How oxtail soup and Solange Knowles helped Bryan Washington write Memorial

Seija Rankin
·4 min read

Dailey Hubbard

Bryan Washington is doing for Houston what Celeste Ng did for Shaker Heights, Ohio. Or: Joan Didion and California. Stephen King and small-town Maine. With his debut short story collection Lot and now the release of his first novel Memorial, Washington is building his own southern literary universe. The Houston native, 27, uses the city as both muse and backdrop for his award-winning fiction, offering up a slice of the melting pot that doesn't often get its due in popular discourse. Instead of a concrete web of highways, Bryan Washington's Bayou City is full of flavor. Where culture starts and ends in an apartment complex in the Third Ward and not an outdoor mall flanked by SoulCycle in River Oaks. In Memorial, he sets a possibly-doomed love story between Houston and Osaka, as Texas-born Benson attempts to grapple with the realities of his relationship while his live-in boyfriend, Mike, flies home to Japan to care for his ailing, estranged father.

Washington's many influences — both cultural and culinary — reach off the page, offering up the sights and sounds (and smells) of his big-city backdrops. Here, he speaks to EW about the many elements of his life that offered up inspiration for the resulting novel.

My favorite book as a child

The Real Taste of Jamaica by Enid Donaldson. I read a lot of cookbooks as a kid, but this was so usable — very descriptive yet extremely straightforward. My mother is Jamaican; my father’s American, but I grew up around a lot of cooking. And now I feel very fortunate to live in Houston where it’s so diverse, with access to a lot of cuisines.

The movie I watch over and over

There’s a film by Edward Yang called Yi Yi. It was strange, in that in the experience of watching it for the first time, I thought: This is going to be an important film for me. I love that it’s not a very loud movie — it’s so unadorned, but by the end of it you’ve gone through the entire emotional spectrum along with the family it follows. It’s my 'summer, I’m still up it’s 2 a.m., what’s happening?' movie and this has been a summer where there’s been quite a lot of that.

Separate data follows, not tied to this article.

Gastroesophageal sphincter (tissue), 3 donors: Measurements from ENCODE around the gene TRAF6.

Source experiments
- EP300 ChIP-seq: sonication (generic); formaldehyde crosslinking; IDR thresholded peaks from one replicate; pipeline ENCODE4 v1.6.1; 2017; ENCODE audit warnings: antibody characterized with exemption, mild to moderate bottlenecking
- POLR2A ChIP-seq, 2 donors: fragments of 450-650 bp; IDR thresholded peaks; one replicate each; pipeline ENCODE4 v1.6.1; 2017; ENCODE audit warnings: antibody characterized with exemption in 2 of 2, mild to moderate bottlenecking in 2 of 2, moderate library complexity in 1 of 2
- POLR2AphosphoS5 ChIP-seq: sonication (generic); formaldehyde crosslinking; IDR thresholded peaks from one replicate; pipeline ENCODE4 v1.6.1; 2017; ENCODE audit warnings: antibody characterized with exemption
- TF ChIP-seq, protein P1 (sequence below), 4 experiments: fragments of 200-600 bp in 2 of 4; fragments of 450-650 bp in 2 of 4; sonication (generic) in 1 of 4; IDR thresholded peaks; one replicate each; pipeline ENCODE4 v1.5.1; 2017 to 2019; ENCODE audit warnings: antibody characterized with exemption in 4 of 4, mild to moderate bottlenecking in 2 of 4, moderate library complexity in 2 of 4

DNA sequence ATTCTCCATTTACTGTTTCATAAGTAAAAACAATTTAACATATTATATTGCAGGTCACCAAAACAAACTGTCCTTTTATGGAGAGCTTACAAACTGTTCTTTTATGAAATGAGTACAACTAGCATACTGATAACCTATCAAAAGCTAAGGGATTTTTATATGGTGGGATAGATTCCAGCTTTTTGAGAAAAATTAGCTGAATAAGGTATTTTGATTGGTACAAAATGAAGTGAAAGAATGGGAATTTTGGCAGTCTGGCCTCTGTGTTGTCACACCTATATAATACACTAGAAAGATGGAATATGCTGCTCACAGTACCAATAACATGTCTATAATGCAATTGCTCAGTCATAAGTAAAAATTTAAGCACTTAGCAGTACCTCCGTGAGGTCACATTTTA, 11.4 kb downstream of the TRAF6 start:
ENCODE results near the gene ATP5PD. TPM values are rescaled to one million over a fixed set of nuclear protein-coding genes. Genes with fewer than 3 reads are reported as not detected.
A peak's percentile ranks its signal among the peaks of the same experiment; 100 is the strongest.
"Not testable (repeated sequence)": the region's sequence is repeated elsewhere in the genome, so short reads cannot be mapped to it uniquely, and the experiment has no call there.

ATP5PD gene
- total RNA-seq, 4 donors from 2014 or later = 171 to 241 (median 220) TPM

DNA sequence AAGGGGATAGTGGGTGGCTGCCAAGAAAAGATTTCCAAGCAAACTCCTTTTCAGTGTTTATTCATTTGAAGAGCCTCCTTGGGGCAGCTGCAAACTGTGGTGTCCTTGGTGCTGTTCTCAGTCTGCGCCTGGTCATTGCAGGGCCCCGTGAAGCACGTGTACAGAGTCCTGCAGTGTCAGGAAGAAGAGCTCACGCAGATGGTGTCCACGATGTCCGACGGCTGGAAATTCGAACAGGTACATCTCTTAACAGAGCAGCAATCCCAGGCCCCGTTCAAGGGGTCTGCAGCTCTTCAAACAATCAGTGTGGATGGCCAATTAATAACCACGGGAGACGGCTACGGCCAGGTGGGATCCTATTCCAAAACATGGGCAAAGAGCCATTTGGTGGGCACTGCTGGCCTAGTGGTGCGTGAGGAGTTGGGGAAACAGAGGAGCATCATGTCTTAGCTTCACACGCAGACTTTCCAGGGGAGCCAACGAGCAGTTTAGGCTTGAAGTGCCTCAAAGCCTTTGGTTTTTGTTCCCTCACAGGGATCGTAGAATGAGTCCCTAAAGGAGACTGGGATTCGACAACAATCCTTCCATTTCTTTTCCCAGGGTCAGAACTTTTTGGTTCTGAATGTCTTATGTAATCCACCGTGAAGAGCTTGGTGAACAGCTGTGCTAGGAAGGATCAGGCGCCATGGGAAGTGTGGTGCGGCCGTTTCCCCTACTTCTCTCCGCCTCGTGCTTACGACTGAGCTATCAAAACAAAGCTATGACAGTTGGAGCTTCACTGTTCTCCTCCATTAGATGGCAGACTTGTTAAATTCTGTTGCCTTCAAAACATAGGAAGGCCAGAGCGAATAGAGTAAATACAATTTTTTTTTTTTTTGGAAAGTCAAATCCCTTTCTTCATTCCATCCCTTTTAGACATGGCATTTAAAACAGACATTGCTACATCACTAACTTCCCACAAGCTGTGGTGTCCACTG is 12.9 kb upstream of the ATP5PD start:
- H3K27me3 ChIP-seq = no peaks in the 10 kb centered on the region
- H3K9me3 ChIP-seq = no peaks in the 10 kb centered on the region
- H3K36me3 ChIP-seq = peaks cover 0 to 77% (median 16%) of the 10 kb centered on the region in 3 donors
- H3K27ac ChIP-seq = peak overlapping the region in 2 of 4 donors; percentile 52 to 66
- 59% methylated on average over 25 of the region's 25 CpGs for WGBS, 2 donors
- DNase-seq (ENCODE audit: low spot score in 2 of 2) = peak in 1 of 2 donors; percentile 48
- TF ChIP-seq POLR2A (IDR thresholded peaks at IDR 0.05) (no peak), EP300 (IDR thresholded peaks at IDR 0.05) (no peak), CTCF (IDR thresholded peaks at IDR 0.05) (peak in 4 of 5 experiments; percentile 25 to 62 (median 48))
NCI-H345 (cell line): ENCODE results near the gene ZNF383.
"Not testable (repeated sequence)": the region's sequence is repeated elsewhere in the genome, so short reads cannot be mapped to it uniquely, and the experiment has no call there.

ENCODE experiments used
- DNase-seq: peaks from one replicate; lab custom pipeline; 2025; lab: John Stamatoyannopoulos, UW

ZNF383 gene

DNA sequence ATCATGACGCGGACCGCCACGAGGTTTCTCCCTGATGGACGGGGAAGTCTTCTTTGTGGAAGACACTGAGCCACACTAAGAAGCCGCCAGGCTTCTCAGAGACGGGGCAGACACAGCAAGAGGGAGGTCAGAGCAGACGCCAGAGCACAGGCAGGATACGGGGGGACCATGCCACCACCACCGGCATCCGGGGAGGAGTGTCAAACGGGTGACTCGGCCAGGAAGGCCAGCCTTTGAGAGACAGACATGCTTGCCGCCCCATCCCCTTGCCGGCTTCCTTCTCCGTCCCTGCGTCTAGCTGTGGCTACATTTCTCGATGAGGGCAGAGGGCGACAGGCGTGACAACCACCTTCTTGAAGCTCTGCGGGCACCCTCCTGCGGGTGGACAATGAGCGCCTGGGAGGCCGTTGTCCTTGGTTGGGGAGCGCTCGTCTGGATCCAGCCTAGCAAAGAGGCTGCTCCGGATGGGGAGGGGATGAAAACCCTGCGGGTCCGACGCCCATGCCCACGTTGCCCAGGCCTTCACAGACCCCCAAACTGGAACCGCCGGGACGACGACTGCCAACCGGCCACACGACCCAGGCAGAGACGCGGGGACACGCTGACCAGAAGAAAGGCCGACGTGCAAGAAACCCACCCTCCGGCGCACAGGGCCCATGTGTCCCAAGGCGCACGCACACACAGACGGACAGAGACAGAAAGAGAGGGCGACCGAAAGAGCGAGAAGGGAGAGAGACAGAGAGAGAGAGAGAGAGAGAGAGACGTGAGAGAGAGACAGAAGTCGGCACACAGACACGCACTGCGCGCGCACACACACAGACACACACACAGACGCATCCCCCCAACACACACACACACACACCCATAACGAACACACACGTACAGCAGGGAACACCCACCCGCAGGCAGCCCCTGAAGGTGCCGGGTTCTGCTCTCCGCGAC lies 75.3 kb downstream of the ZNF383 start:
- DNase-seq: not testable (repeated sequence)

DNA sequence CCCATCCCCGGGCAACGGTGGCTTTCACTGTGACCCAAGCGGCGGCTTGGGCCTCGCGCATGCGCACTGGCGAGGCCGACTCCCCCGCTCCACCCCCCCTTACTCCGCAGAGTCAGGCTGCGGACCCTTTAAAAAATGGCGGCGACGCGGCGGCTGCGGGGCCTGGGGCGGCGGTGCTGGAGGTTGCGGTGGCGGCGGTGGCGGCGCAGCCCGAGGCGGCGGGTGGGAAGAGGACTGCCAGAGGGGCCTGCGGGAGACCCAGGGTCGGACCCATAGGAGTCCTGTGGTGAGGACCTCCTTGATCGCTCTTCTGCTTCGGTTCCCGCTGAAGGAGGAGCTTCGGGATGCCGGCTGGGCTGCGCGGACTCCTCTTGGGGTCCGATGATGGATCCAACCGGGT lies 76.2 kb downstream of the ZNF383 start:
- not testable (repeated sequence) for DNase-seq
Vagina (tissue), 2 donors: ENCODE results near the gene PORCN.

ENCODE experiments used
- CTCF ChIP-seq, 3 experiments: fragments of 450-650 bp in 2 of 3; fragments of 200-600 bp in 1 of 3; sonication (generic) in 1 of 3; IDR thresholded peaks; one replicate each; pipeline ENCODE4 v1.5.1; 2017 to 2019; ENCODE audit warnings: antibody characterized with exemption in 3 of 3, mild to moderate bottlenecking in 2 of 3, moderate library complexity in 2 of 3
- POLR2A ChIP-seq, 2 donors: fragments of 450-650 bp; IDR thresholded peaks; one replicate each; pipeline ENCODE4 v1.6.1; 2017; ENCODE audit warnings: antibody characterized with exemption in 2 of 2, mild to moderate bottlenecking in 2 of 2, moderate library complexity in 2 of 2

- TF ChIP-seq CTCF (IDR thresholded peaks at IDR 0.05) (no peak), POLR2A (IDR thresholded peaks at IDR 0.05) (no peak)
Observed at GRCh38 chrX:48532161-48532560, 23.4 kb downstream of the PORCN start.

The last book that made me cry

Samantha Irby’s collection Wow, No Thank You made me tear up with laughter. And Miri Yu’s Tokyo Ueno Station — I was lucky to read an early copy of it and I actually finished it in Tokyo Ueno Station. I was just reading it on my phone, like, why am I bawling?

The TV show I turn to for food inspiration

Interestingly, I really like Selena Gomez’s Selena + Chef on HBO Max. Watching her learn to cook with all these different chefs has been lovely. I went in with no expectations, thinking I would watch three minutes and never look at it again, but I finished all of it and now I’m sad it’s over.

The first record I bought with my own money

I remember saving my allowance money, which I did not have a lot of, and buying the Arctic Monkeys’ first record [Whatever People Say I Am, That’s What I’m Not] — and being really pleased with it.

Saint Records

The Houston-centric pop culture I love the most

The food writing of [Houston Chronicle’s] Alison Cook, but it goes without saying that the work of Solange Knowles — whether it’s her most recent album [When I Get Home] or not — is essential and seminal to the city.

What I turn to when I’m writing

If I want to make something that will make me feel good immediately, I’ll cook the straight-up boxed Japanese curry, but lately, I’ll put an oxtail soup on the stove. The thought of it being on the stove while I’m trying — and failing — to write is nice, because I know at the end of the session something will be finished, even if it’s just a soup.

Related content: